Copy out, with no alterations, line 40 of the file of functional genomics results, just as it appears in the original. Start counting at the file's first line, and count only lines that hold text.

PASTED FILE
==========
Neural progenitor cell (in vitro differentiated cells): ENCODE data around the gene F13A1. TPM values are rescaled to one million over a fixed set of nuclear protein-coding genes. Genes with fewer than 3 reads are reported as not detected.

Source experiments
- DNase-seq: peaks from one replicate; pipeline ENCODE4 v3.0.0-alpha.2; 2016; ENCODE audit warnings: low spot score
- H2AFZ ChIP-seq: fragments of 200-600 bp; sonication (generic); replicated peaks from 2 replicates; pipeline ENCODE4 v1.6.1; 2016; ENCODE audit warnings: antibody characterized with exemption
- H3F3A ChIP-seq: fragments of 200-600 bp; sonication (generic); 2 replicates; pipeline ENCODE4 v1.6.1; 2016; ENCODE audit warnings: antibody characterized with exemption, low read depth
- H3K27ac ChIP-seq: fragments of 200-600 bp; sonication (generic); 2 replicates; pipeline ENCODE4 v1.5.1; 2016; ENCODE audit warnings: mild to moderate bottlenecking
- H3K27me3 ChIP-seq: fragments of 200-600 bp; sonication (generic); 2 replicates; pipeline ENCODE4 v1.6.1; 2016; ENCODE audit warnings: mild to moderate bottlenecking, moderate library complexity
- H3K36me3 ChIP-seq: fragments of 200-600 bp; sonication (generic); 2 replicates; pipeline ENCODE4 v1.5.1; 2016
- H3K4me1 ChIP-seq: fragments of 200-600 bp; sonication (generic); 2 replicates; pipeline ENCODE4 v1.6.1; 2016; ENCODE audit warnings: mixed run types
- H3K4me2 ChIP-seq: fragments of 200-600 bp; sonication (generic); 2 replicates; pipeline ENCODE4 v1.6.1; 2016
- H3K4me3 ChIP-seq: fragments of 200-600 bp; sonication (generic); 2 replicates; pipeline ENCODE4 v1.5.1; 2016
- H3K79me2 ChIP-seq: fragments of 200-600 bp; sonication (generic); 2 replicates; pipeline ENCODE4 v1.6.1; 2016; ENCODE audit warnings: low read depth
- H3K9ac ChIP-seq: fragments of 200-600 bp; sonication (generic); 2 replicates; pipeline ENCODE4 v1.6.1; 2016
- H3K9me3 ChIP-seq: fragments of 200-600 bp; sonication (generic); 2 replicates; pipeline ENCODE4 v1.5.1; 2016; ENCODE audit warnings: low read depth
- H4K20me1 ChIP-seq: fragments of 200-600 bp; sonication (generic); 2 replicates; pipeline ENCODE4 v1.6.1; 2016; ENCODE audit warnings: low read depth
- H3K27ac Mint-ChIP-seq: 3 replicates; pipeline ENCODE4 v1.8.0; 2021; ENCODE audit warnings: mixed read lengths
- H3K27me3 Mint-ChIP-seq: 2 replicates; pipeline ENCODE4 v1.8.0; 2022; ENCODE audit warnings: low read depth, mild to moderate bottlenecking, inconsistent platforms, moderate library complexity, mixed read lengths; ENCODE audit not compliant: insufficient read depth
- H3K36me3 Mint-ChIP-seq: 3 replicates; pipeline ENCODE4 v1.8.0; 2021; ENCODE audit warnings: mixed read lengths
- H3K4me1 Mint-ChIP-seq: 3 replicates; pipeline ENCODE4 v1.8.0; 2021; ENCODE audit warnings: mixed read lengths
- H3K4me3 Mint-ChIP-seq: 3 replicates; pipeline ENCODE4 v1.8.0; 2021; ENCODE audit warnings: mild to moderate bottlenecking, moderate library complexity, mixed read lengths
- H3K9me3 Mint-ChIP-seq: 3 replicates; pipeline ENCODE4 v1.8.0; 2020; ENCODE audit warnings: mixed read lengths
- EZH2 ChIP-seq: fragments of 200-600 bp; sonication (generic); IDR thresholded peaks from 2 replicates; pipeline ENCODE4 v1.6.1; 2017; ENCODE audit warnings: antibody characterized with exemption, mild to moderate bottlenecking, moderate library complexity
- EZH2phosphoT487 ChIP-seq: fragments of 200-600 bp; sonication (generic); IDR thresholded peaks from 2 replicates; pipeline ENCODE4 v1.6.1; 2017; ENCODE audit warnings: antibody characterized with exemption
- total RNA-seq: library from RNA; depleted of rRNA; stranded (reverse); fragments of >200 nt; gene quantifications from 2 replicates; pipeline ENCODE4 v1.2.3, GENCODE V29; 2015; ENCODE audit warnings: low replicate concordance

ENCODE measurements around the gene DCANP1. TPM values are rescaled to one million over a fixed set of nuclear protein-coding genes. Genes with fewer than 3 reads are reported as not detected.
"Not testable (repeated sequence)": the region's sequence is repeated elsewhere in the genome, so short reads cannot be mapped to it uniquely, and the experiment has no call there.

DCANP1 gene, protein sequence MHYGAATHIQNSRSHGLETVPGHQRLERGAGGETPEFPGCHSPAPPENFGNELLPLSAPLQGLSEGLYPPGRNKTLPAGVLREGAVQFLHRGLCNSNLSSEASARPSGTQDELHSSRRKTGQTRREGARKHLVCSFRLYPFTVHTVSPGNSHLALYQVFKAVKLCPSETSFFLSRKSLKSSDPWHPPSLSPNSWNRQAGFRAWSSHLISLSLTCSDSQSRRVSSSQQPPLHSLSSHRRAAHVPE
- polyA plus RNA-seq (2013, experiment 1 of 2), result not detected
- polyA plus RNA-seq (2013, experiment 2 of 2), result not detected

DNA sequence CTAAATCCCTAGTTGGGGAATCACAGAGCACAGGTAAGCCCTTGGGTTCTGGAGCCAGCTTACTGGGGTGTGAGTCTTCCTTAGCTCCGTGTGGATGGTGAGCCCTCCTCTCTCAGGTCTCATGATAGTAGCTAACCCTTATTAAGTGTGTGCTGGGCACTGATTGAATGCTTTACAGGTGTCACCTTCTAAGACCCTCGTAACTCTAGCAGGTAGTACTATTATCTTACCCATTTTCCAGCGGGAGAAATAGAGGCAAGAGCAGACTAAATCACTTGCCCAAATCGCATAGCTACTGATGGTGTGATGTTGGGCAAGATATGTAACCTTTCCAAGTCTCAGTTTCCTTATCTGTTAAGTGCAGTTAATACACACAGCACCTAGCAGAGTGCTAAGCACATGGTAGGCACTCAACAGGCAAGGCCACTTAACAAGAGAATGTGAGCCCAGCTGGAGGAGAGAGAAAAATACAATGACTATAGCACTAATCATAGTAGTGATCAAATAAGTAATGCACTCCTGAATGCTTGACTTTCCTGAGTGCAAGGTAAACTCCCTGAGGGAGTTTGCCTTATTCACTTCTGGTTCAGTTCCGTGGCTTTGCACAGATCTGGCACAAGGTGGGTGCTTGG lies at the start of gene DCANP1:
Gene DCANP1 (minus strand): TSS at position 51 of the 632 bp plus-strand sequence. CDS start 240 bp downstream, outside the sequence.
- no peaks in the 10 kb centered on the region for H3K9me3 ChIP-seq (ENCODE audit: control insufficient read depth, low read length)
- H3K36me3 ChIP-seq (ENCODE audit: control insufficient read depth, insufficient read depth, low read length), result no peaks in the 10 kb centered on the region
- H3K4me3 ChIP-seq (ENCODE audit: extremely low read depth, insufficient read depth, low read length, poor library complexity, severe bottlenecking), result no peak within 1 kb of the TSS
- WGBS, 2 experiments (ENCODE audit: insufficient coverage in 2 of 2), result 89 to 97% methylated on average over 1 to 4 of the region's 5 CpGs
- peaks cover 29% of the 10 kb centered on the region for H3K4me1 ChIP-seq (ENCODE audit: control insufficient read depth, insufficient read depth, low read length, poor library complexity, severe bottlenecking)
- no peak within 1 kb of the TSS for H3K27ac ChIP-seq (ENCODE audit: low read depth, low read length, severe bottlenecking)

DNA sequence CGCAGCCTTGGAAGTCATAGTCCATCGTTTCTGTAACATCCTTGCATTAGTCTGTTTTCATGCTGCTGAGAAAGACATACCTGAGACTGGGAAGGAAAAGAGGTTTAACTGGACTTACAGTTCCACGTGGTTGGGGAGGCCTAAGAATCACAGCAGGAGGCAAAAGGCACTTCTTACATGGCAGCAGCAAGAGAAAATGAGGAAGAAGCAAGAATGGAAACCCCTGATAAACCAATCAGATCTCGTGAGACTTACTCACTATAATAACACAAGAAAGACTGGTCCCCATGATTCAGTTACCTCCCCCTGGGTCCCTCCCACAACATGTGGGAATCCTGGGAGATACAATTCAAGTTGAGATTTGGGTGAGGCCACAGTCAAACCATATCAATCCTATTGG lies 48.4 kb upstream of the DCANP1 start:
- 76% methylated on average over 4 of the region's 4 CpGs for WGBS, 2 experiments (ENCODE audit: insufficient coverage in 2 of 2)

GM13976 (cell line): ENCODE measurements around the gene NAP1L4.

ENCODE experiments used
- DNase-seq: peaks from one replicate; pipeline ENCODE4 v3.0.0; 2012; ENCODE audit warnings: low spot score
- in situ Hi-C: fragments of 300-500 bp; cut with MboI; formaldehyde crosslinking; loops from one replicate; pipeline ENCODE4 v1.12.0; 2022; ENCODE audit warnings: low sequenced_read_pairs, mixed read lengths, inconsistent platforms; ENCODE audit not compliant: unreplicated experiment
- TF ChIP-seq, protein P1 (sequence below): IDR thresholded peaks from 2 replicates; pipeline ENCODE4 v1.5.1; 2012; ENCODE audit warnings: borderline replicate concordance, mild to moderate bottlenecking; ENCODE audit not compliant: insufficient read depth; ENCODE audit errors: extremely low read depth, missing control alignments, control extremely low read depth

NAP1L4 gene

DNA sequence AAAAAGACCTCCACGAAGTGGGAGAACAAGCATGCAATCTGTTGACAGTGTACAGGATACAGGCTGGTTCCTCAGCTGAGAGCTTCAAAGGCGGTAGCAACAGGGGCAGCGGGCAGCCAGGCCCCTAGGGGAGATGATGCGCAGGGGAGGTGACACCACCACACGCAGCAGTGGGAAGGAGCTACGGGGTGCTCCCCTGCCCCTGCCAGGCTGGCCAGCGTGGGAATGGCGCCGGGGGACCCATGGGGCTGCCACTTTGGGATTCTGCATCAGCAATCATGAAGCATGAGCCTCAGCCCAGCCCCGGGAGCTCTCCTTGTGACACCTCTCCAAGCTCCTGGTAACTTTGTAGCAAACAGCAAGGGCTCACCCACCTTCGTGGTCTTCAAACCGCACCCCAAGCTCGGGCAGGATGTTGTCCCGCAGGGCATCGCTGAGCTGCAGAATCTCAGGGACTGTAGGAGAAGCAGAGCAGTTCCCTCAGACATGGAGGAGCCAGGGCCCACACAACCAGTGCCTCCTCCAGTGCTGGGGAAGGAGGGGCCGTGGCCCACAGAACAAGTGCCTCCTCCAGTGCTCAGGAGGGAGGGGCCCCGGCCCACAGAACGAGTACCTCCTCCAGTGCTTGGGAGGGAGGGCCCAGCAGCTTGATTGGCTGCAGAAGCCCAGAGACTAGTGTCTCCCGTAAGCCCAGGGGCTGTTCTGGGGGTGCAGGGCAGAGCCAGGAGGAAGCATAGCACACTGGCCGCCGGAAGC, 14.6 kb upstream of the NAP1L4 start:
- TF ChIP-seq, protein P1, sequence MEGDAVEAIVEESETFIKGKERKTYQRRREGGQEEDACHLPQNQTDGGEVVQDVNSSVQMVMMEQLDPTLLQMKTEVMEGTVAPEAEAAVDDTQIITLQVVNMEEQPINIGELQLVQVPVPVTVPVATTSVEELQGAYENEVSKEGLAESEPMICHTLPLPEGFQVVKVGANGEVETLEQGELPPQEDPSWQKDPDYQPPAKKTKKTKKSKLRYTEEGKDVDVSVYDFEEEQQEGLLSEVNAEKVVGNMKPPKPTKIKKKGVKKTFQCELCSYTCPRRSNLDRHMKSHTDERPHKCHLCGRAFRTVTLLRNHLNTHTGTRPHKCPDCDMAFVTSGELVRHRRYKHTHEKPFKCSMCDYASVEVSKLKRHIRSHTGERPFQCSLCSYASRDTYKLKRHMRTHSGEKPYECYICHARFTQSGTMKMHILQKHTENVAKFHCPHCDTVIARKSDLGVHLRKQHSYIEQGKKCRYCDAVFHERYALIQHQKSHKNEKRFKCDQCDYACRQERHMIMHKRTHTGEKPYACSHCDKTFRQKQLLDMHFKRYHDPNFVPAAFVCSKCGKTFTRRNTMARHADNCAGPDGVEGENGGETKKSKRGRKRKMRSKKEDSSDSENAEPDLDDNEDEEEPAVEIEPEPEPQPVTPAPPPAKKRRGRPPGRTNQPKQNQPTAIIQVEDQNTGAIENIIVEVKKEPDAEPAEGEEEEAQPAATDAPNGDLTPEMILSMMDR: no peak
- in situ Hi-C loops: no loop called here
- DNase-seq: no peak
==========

GM13976 (cell line): ENCODE measurements around the gene NAP1L4.